The coronavirus pandemic has set off a global gardening boom.
In the early days of lockdown, seed suppliers were depleted of inventory and reported “unprecedented” demand. Within the U.S., the trend has been compared to World War II victory gardening, when Americans grew food at home to support the war effort and feed their families.
The analogy is surely convenient. But it reveals only one piece in a much bigger story about why people garden in hard times. Americans have long turned to the soil in moments of upheaval to manage anxieties and imagine alternatives. My research has even led me to see gardening as a hidden landscape of desire for belonging and connection; for contact with nature; and for creative expression and improved health.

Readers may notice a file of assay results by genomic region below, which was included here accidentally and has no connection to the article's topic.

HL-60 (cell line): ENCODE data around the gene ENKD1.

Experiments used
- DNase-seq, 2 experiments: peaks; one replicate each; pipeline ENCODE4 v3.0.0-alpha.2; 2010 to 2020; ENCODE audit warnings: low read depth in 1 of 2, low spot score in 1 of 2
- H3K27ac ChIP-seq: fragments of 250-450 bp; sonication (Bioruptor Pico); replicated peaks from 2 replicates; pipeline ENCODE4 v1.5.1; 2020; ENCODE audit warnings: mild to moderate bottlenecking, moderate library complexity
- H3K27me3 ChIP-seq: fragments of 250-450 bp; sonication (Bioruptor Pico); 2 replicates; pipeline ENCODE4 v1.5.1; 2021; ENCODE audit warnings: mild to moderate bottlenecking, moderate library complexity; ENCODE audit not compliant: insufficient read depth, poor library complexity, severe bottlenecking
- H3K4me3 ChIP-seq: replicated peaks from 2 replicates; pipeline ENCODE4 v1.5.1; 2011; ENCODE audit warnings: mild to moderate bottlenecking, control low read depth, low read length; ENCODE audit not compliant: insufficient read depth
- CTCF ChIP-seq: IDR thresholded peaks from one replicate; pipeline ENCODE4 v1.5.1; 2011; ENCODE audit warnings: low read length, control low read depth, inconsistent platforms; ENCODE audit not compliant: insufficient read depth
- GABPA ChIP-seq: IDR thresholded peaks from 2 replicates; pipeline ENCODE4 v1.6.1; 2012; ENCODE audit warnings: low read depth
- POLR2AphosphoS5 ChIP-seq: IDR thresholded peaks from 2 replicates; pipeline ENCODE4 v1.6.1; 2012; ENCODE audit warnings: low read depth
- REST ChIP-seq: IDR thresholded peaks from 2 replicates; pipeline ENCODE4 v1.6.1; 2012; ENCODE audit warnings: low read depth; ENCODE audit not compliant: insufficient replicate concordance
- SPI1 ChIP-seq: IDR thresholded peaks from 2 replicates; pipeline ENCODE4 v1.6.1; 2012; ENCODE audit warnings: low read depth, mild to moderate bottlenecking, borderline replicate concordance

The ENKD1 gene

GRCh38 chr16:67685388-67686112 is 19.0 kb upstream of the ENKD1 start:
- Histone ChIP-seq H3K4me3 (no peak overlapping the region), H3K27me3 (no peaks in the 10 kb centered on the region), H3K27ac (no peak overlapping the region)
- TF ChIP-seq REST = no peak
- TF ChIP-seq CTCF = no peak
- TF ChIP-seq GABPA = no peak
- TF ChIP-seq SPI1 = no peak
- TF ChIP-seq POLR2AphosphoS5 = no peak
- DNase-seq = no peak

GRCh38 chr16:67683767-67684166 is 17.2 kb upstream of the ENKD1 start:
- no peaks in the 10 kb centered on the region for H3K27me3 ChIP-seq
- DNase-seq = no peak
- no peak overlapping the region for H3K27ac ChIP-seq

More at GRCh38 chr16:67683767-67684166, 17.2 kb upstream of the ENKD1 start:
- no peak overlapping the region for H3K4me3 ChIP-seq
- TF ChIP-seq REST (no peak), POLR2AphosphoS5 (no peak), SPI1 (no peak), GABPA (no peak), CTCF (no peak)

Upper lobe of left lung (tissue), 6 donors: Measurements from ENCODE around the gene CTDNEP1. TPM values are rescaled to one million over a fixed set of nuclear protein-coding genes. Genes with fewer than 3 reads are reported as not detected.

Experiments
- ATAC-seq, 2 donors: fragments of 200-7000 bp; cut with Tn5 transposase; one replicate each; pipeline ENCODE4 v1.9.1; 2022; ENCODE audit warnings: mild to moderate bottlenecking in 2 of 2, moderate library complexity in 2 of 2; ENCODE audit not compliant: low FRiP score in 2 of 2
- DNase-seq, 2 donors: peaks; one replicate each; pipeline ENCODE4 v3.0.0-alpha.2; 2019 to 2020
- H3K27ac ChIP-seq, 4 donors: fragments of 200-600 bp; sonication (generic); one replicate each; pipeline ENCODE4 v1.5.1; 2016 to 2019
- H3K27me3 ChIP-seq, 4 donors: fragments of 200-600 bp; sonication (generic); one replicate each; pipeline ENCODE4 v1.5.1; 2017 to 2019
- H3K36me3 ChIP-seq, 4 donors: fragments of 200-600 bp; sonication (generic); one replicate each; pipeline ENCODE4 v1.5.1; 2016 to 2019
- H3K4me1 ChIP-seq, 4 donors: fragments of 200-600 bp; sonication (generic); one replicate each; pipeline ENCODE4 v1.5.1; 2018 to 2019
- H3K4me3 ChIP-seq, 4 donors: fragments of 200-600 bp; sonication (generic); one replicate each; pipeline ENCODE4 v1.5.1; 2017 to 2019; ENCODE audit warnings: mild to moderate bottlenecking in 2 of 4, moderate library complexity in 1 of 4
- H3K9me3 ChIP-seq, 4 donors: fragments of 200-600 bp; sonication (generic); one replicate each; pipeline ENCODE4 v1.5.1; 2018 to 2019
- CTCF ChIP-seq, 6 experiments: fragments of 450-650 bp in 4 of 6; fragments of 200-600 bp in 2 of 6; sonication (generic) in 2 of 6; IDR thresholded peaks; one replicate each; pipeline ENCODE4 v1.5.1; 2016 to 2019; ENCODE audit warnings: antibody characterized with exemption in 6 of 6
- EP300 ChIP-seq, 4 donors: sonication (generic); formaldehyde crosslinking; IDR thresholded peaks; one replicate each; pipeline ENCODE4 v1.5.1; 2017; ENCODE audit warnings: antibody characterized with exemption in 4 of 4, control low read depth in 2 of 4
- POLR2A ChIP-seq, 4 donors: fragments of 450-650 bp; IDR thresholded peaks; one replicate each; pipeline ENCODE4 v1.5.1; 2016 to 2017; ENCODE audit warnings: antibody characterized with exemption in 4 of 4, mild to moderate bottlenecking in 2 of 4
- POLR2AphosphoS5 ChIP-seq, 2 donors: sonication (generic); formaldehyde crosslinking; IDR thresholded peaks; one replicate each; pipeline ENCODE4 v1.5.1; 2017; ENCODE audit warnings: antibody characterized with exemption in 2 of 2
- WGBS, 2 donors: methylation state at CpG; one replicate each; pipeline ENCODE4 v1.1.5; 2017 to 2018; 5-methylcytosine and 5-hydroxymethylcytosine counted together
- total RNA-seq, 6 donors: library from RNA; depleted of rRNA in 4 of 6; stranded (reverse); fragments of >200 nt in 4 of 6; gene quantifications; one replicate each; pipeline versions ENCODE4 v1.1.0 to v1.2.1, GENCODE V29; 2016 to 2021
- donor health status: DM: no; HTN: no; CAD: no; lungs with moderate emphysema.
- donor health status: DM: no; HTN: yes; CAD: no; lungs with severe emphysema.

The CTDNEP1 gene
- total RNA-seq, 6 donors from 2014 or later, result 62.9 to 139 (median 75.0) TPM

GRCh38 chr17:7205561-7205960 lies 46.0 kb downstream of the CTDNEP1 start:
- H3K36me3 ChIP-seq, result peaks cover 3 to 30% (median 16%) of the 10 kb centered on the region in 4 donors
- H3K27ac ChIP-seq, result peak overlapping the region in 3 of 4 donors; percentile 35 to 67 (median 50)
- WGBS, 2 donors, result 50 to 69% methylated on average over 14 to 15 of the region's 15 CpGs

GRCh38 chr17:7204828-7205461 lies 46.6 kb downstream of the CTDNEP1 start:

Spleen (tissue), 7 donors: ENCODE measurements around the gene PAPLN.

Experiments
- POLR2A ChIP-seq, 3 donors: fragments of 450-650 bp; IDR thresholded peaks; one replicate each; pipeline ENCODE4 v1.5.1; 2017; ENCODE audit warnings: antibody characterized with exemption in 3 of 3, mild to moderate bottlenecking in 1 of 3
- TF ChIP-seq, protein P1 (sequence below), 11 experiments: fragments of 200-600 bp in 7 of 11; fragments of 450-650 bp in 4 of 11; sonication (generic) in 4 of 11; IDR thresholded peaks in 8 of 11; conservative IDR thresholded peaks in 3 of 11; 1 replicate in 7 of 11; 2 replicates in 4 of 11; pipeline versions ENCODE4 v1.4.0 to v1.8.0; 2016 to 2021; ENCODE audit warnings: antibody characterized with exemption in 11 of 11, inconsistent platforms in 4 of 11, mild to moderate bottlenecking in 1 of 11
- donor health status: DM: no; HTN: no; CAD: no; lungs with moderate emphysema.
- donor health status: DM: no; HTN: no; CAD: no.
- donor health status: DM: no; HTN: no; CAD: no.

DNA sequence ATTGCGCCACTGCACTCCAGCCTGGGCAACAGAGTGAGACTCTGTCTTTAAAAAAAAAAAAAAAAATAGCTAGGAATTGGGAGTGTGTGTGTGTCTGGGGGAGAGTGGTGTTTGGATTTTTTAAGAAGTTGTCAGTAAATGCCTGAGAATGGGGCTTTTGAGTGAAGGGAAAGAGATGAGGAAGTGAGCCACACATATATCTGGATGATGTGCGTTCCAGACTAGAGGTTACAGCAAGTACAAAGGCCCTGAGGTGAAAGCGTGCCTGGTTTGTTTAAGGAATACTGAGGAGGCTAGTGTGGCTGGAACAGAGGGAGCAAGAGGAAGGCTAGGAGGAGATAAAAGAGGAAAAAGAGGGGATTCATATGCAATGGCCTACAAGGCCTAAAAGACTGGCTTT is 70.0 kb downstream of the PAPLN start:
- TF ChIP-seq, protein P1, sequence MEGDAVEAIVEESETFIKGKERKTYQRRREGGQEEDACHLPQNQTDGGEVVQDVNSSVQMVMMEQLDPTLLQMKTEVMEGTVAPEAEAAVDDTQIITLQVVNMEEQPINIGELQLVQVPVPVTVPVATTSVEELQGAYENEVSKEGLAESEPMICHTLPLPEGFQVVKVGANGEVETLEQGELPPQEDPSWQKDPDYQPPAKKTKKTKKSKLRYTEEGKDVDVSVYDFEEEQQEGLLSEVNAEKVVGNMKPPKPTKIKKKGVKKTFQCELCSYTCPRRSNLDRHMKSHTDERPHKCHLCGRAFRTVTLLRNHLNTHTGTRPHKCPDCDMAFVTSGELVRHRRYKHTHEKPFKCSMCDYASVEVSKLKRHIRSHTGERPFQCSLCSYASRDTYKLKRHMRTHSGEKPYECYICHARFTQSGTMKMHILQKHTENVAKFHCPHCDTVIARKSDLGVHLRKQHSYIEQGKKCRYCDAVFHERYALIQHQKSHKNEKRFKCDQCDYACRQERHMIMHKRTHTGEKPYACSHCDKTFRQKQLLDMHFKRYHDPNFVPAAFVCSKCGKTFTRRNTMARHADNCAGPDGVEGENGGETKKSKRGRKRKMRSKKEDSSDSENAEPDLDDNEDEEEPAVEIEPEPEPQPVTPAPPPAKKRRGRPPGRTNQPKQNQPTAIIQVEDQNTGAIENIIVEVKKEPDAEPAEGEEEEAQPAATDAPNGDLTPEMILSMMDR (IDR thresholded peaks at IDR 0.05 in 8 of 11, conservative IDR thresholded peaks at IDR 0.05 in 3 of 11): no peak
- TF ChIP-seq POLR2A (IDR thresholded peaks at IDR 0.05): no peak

These motives have varied across time as growers respond to different historical circumstances. Today, what drives people to garden may not be the fear of hunger so much as hunger for physical contact, hope for nature’s resilience, and a longing to engage in work that is real.